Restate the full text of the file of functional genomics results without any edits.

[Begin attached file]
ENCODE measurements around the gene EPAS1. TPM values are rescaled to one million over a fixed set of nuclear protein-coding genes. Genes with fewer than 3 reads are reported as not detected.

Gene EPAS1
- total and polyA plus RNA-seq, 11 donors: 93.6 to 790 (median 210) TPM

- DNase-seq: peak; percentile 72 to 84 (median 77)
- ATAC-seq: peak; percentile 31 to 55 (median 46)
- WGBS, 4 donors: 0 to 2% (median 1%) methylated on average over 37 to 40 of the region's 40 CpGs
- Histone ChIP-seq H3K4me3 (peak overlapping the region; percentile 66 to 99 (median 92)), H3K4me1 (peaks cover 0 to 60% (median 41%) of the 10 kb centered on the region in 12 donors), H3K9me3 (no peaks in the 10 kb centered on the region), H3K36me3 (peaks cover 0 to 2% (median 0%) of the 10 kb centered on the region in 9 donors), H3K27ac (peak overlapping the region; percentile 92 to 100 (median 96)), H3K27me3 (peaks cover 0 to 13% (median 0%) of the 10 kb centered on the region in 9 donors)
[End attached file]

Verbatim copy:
ENCODE measurements around the gene EPAS1. TPM values are rescaled to one million over a fixed set of nuclear protein-coding genes. Genes with fewer than 3 reads are reported as not detected.

Gene EPAS1
- total and polyA plus RNA-seq, 11 donors: 93.6 to 790 (median 210) TPM

- DNase-seq: peak; percentile 72 to 84 (median 77)
- ATAC-seq: peak; percentile 31 to 55 (median 46)
- WGBS, 4 donors: 0 to 2% (median 1%) methylated on average over 37 to 40 of the region's 40 CpGs
- Histone ChIP-seq H3K4me3 (peak overlapping the region; percentile 66 to 99 (median 92)), H3K4me1 (peaks cover 0 to 60% (median 41%) of the 10 kb centered on the region in 12 donors), H3K9me3 (no peaks in the 10 kb centered on the region), H3K36me3 (peaks cover 0 to 2% (median 0%) of the 10 kb centered on the region in 9 donors), H3K27ac (peak overlapping the region; percentile 92 to 100 (median 96)), H3K27me3 (peaks cover 0 to 13% (median 0%) of the 10 kb centered on the region in 9 donors)